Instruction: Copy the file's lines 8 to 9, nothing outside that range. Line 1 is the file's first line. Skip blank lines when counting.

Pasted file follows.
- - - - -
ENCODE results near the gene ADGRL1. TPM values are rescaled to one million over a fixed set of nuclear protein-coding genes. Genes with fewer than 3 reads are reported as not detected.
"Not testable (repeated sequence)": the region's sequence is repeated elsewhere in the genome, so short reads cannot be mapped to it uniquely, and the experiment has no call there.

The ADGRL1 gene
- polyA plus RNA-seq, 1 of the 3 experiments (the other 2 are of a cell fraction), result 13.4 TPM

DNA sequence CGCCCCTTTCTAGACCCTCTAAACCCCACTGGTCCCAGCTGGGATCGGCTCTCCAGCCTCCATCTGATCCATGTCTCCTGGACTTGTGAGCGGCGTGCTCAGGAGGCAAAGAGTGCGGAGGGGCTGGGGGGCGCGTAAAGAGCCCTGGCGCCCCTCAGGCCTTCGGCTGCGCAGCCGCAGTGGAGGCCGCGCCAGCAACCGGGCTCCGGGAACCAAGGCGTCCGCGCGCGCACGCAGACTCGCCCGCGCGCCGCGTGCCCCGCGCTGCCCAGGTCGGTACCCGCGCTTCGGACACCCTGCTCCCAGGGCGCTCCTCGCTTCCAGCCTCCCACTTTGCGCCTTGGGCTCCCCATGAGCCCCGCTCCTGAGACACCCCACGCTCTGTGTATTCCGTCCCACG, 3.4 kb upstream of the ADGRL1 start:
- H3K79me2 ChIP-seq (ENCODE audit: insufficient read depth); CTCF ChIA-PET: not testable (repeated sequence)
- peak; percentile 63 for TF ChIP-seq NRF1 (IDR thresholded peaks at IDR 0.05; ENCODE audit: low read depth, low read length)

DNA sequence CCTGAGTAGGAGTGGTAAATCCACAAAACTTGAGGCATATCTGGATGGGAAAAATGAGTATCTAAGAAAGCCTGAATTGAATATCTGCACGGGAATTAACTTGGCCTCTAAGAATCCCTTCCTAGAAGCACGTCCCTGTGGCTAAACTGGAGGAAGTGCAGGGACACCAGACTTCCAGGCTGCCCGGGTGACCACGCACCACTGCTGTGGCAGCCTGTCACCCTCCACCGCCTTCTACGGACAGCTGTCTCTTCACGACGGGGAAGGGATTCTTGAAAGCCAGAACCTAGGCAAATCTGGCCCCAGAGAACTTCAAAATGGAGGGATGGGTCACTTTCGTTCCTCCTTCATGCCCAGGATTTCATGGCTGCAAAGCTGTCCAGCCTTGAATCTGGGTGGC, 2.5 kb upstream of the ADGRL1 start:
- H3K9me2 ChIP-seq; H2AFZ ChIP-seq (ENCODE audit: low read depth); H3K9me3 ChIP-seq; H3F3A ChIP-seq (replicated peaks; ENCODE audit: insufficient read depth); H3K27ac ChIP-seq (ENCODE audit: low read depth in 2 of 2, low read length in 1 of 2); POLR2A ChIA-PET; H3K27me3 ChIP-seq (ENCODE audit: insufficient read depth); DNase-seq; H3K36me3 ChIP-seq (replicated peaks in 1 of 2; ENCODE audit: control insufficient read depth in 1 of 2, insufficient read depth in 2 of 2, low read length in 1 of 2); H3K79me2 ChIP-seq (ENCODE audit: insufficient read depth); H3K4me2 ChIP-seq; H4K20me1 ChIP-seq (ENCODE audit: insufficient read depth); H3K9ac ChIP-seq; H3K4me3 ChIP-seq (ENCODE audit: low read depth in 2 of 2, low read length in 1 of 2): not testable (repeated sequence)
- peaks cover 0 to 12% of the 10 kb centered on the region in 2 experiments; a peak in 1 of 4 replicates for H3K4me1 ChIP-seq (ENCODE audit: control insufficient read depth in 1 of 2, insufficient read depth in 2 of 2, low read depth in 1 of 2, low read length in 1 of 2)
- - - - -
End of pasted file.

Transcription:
DNA sequence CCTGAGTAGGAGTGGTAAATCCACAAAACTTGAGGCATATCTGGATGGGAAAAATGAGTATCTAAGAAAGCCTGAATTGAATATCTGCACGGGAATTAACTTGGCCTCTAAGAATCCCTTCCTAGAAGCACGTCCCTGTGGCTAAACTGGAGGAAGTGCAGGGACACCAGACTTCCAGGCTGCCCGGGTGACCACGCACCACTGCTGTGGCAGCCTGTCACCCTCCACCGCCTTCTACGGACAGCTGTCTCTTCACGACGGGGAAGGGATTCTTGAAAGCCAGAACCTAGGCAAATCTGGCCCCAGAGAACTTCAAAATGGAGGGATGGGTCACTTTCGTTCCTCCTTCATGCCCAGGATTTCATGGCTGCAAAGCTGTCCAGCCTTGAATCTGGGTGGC, 2.5 kb upstream of the ADGRL1 start:
- H3K9me2 ChIP-seq; H2AFZ ChIP-seq (ENCODE audit: low read depth); H3K9me3 ChIP-seq; H3F3A ChIP-seq (replicated peaks; ENCODE audit: insufficient read depth); H3K27ac ChIP-seq (ENCODE audit: low read depth in 2 of 2, low read length in 1 of 2); POLR2A ChIA-PET; H3K27me3 ChIP-seq (ENCODE audit: insufficient read depth); DNase-seq; H3K36me3 ChIP-seq (replicated peaks in 1 of 2; ENCODE audit: control insufficient read depth in 1 of 2, insufficient read depth in 2 of 2, low read length in 1 of 2); H3K79me2 ChIP-seq (ENCODE audit: insufficient read depth); H3K4me2 ChIP-seq; H4K20me1 ChIP-seq (ENCODE audit: insufficient read depth); H3K9ac ChIP-seq; H3K4me3 ChIP-seq (ENCODE audit: low read depth in 2 of 2, low read length in 1 of 2): not testable (repeated sequence)